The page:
Global Warming and Long-Distance Spread of Invasive Discoglossus pictus (Amphibia, Alytidae): Conservation Implications for Protected Amphibians in the Iberian Peninsula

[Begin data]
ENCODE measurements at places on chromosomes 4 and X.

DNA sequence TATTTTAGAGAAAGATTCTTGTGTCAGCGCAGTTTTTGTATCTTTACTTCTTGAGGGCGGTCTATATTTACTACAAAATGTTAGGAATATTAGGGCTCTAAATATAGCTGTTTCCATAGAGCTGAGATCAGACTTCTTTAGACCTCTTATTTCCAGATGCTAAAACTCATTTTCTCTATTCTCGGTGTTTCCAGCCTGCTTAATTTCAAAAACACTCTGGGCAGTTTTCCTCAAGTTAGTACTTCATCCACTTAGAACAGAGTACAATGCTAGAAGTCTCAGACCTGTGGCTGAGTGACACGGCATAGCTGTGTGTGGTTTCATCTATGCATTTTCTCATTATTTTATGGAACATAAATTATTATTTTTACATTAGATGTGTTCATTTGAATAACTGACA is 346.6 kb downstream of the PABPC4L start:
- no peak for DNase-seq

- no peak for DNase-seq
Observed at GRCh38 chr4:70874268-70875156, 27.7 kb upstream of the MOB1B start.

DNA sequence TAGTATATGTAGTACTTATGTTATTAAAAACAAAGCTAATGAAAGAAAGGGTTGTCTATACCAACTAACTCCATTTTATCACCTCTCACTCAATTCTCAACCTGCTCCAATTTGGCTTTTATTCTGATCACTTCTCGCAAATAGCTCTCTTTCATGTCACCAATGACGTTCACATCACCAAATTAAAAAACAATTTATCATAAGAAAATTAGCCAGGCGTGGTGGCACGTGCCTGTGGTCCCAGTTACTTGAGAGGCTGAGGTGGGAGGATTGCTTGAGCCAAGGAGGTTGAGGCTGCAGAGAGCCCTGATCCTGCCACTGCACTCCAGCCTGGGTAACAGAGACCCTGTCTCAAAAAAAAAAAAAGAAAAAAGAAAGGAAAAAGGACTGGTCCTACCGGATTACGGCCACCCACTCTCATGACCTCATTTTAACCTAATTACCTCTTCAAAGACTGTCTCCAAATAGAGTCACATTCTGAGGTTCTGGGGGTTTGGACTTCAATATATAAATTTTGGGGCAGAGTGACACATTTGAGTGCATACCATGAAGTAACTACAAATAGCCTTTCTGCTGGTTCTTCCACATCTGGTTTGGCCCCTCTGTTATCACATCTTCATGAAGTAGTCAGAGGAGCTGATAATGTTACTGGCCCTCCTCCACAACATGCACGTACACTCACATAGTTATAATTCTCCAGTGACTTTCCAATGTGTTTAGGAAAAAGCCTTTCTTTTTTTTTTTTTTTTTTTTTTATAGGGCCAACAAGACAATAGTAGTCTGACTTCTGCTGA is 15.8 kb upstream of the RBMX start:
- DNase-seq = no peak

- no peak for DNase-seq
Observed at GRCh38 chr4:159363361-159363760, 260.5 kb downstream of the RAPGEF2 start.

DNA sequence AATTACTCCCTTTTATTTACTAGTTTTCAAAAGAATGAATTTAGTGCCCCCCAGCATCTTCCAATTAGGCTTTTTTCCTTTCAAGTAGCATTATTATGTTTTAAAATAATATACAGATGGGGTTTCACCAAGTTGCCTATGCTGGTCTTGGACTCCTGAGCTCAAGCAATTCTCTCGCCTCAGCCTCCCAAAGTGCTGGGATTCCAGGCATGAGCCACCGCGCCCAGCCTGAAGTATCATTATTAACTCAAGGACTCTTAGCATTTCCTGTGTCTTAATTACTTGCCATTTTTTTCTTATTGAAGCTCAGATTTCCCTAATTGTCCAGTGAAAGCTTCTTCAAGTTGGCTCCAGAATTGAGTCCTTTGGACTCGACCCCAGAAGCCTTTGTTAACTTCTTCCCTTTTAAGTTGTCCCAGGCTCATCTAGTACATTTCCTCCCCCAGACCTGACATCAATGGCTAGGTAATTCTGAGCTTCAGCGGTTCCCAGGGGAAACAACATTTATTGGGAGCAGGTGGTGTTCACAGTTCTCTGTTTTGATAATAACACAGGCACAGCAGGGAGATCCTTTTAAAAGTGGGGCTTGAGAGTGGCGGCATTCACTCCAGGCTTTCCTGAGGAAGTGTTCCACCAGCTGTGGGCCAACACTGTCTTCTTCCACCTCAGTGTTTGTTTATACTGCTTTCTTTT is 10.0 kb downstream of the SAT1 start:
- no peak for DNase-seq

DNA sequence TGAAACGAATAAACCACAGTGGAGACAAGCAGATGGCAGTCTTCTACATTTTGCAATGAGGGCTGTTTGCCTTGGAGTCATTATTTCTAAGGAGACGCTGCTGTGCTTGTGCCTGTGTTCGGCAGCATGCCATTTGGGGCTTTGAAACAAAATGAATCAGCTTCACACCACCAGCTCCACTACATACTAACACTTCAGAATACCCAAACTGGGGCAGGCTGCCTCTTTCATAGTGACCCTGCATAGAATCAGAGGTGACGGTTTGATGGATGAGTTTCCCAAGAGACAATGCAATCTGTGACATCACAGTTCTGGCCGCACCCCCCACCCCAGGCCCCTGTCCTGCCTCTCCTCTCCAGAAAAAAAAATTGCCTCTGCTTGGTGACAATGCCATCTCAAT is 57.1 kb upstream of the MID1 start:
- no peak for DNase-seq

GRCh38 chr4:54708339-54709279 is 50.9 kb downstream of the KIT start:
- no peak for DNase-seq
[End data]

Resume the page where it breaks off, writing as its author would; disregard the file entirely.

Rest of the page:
Discoglossus pictus is a North African amphibian that was introduced in southern France early in the 20th century and has spread south and north along the Mediterranean coastal plains up to 170 km. Many studies have demonstrated that D. pictus competes against native species with similar breeding strategies, pointing out abiotic conditions as the main driver tipping the balance in favor of one or another species. This study aims to assess the impact of the spread of D. pictus on native Iberian Discoglossus and other native species, analyzing the potential roles of long-distance dispersal and long-term climate warming in the Iberian Peninsula. The study area covers the western Mediterranean region, including all Discoglossus species in northwestern Africa, Sicily, the Iberian Peninsula, and southern France. Our results show a strong climatic niche overlap between D. pictus and targeted species in the Iberian Peninsula, including endemic Discoglossus species. Future projections of climatic change suggest that climatic suitability will increase for all species, both inside and outside the Natura 2000 network, with the only exception being a moderate and widespread decrease for Pelodytes punctatus. However, these positive trends are reversed within Natura 2000 sites where most species are explicitly targeted, jeopardizing the effectiveness of protected areas in a long-distance dispersal scenario ​
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